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Common Ailments in Babies & Young Children

Dos and Don’ts of Giving Medicines to Young Children
1. Always use a 5ml spoon or dosage syringe provided with the medication – household spoons come in many sizes.
2. Follow the dosage instructions very carefully. Never give the medicine more frequently than recommended by your pharmacist or doctor.
3. Give liquid medicines slowly to avoid choking.
4. Never give a child a medicine without first consulting a pharmacist or doctor.
5. Keep medicines out of the reach of children and out of sight if possible.
6. Don't give aspirin to children under 16, unless it is specifically prescribed by a doctor.
7. Paracetamol - Make sure you have the right strength for your child. Check the correct dose for your child’s age, not size. Overdosing is dangerous, so ask your pharmacist for advice, and read the label carefully.
8. Ibuprofen - Ibuprofen can be given for pain and fever in children of three months and over who weigh more than 5kg (11lbs). Check the correct dose for your child’s age.

Most colds need no treatment. If your baby’s blocked nose is causing feeding difficulties, ask your pharmacist for saline drops or spray to clear their nostrils. Children over 3 months can be given paracetamol or ibuprofen to relieve pain and lower temperature. Vapour rubs can be applied to children’s clothing to provide relief from a blocked nose from age 3 months upwards. Give your child regular drinks as poor feeding and fever can lead to dehydration.

Most coughs are caused by a cold but other causes include bacterial infection and asthma. Children under 6 may get some relief from simple cough mixtures containing glycerine or honey and lemon. Cough and cold medicines containing certain active ingredients should not be used in children under six years. Ask your pharmacist for advice on the appropriate medicines.

Croup is a viral infection with a harsh barking cough caused by inflammation of the vocal cords. Stay close to your child and provide them with reassurance as they may find croup distressing. Warm drinks may help to loosen mucus.

Pain and fever
Fever is usually a sign of bacterial or viral infection or a response to vaccination. Common childhood pains include sore throats, teething pains and pains from bumps and falls. Paracetamol and Ibuprofen syrups are effective in lowering temperature and providing pain relief. Give your child plenty of fluids to prevent dehydration. Ask your pharmacist for a suitable thermometer and advice on how to monitor your child’s temperature.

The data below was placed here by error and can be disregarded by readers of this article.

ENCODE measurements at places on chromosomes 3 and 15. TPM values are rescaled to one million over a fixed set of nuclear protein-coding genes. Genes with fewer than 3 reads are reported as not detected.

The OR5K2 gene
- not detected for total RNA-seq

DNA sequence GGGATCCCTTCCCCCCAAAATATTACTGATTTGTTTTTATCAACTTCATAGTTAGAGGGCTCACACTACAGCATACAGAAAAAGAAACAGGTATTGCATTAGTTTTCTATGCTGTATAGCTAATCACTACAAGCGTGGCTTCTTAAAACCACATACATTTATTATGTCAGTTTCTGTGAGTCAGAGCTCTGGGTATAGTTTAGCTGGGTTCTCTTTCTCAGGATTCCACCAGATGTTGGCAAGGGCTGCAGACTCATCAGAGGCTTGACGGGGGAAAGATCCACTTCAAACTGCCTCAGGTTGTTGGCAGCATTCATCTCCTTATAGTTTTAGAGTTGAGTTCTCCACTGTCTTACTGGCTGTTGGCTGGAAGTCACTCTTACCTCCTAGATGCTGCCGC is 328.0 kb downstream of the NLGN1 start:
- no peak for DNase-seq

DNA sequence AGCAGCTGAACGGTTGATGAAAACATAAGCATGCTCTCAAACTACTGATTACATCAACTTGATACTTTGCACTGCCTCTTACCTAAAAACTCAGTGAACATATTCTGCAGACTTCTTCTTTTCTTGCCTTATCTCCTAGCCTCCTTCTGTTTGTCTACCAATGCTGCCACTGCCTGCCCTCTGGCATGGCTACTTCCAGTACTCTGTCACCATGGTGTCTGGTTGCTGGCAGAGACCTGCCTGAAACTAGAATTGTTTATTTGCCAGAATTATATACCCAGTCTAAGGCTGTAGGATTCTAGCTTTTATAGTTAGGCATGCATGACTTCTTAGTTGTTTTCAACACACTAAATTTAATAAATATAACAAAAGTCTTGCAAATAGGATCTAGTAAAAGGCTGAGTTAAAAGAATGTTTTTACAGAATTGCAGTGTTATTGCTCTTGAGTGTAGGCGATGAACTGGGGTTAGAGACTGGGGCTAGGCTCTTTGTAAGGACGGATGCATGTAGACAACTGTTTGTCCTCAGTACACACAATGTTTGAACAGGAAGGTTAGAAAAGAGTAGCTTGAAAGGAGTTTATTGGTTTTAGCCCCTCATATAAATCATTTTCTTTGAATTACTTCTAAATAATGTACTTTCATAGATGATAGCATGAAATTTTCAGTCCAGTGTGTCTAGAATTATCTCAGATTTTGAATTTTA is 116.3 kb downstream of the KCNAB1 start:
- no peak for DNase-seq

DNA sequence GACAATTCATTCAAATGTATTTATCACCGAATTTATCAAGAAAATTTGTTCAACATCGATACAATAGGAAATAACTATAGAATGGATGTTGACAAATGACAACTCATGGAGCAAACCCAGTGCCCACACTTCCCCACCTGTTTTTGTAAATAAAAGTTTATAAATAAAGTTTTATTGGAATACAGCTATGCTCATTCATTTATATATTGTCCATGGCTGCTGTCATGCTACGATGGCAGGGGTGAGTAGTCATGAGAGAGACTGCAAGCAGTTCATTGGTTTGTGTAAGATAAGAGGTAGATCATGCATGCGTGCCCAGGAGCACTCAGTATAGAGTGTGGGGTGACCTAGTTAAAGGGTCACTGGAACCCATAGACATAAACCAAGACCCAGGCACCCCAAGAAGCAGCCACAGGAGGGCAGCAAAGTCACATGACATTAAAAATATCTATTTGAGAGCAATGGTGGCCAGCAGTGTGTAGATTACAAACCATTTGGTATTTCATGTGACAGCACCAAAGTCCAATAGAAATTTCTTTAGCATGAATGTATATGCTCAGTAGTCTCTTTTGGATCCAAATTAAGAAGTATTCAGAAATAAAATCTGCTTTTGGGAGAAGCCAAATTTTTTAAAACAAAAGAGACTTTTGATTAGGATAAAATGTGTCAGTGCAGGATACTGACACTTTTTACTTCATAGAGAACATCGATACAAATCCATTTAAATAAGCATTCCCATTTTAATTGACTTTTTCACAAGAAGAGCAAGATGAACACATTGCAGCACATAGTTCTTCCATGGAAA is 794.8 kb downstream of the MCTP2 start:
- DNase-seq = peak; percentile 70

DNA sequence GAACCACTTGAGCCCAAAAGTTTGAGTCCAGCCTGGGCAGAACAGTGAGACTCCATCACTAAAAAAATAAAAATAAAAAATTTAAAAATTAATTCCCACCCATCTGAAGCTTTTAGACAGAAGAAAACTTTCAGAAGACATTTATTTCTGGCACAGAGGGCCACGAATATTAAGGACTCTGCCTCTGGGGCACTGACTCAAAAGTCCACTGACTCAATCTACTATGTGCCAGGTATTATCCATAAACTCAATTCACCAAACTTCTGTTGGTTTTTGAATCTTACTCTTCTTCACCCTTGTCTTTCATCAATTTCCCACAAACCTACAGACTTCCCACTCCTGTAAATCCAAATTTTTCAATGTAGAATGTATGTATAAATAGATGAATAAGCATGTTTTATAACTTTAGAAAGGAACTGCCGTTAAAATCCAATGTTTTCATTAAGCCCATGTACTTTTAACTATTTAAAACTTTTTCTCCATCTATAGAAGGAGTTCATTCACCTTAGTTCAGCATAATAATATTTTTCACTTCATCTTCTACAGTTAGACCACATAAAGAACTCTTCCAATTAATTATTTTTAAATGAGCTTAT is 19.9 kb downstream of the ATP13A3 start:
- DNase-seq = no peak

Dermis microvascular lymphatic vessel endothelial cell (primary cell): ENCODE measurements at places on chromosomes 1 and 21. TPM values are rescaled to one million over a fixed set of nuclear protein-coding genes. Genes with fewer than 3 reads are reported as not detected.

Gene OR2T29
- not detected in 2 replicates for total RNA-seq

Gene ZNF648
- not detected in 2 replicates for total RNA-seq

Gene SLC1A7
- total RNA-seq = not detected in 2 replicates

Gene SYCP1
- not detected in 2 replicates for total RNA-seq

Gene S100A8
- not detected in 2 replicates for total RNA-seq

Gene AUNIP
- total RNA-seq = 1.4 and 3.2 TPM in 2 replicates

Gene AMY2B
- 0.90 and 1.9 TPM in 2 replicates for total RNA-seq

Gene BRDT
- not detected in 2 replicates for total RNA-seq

First teeth can appear any time between birth and 14 months of age. Signs your baby is
teething include irritability, dribbling and drooling, red gums and cheeks and wanting to chew
everything. Pain relief can be given as paracetamol liquid and pain relieving gels. Petroleum
jelly can protect the skin from dribble rash. Give your baby a cool teething ring or massage
your baby’s gums with a clean finger for relief.

Colic affects about 20% of babies and appears in the first few weeks and disappears at about
3-4 months. If your baby is otherwise healthy and cries for more than three hours a day on
three days a week, they may have colic. Other symptoms to watch for include passing wind
and excessive hunger. Rock your baby gently, pat their back softly. Take your baby for a walk
or try a warm bath to help them relax. Change the size of your bottle teats or try a new bottle.
Ask your pharmacist about changing formula or if you are breastfeeding, avoid foods that can
increase baby’s wind such as beans, onions, garlic, spices, cabbage and peas. Colic drops can
help your baby relieve trapped wind. Your pharmacist may also recommend drops to help
breakdown the lactose in your baby’s milk.

Diarrhoea can be dangerous in young children and babies due to the risk of dehydration,
which can happen very quickly. Signs of dehydration include dry mouth and tongue, skin that
remains up when pinched (loss of fluid in skin), sunken fontanelle (soft spot on top of baby's
head), decreased urine production (dry nappies) and thirst. Ask your pharmacist for oral
rehydration sachets and follow the instructions for their preparation carefully. Allow your
child to eat bland, easily digested foods and limit dairy products. Babies under 12 months
should always be seen by a doctor to check for dehydration.

Symptoms include infrequent bowel movements, hard stools which are difficult to pass and
tummy pain. Your pharmacist may recommend a gentle laxative. Once a baby is eating solids
(from 6 months), ensure the diet has plenty of fresh fruit and vegetables, fluid intake is
adequate and your child is getting lots of exercise, as this will treat and often prevent

Nappy Rash

Baby’s tender skin can be irritated by moisture, chafing and ammonia, all found in nappies.
Follow the A,B,C,D method:
A-Airing. Keep baby’s skin dry and allow him/her to go without his/her nappy when possible.
B-Barrier. Apply a protective cream at each change.
C-Cleansing. Change nappies as often as possible and as soon as they are wet or soiled. Avoid
wipes and products containing alcohol and pat dry.
D-Disposable. Disposable nappies are less likely to cause nappy rash.
The information provided here serves as a guide. However, if you have any concerns
regarding your child’s health, always ask a healthcare professional. If your child’s
symptoms worsen, contact your GP immediately. You should also contact your GP
immediately if your child has a prolonged temperature that won't come down despite
having given appropriate medicine; headache; difficulty breathing or excessive

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